I’ve been having a bit of a play with the central calculation of the Fair Tax Mark which determines whether a company pays a fair rate of tax. I call it the Fair Tax Mark Random Number Generator (FTMRNG).
Despite Richard Murphy’s protests that it may only cost a company one FTM mark at most, it can quite easily turn a five into a zero, or a zero into a five.
Any small profits are disproportionately affected by tax adjustments. And any rate in recent years disproportionately affects the weighted rate.
So here we have a company whose tax adjustments even out over six years. In this period they actually pay £5m more than the tax that you would expect them to.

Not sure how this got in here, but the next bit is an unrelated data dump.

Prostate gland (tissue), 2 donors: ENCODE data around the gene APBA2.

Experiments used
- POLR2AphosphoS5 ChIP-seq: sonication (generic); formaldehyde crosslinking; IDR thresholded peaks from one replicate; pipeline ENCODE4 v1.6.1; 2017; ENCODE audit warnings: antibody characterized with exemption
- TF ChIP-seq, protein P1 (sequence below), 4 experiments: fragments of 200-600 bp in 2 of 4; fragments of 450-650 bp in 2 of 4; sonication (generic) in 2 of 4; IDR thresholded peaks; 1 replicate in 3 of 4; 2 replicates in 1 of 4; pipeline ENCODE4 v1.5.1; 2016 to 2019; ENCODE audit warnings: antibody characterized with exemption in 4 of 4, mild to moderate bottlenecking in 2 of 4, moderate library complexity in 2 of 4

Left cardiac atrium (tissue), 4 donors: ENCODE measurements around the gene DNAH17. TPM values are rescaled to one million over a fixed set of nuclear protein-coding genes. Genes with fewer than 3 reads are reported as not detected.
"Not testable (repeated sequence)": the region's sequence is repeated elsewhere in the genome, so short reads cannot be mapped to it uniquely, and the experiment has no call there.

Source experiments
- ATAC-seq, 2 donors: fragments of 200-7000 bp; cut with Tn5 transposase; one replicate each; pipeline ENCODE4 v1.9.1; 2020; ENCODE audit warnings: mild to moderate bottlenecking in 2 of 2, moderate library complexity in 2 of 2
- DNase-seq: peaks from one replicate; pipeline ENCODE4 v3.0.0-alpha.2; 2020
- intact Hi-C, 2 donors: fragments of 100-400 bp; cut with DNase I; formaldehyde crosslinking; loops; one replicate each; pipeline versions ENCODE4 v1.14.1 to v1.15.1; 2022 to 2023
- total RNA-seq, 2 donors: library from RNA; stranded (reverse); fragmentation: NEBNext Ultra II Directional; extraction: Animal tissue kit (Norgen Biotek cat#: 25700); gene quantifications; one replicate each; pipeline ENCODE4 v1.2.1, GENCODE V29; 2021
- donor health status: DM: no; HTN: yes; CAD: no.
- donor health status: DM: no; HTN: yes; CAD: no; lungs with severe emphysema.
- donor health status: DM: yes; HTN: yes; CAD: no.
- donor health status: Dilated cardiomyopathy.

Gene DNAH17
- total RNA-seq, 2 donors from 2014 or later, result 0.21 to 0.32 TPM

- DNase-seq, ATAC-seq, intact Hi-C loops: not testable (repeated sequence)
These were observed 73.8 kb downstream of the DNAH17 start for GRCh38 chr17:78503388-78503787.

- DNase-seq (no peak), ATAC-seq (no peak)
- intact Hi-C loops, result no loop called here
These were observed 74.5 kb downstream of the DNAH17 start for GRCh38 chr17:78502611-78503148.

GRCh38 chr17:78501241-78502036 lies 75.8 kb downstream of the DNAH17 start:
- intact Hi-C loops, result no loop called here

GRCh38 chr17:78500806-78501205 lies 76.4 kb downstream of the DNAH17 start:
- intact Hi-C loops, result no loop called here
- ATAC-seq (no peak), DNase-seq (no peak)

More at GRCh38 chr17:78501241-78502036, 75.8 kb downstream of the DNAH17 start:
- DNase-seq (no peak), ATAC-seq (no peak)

Whilst this is a contrived example, it is not massively contrived and the method should be able to deal with such hypothetical situations.
In fact, that’s how you can test these sort of methods. It’s called ‘destruction testing’.
In comparison to the “expectation” which the FTMRNG infers, the company pays more tax than expected. I would expect it to get a score of five.
And yet the FTMRNG gives the company a score of zero because their weighted difference is 9% less than expected.
What’s the destruction test result?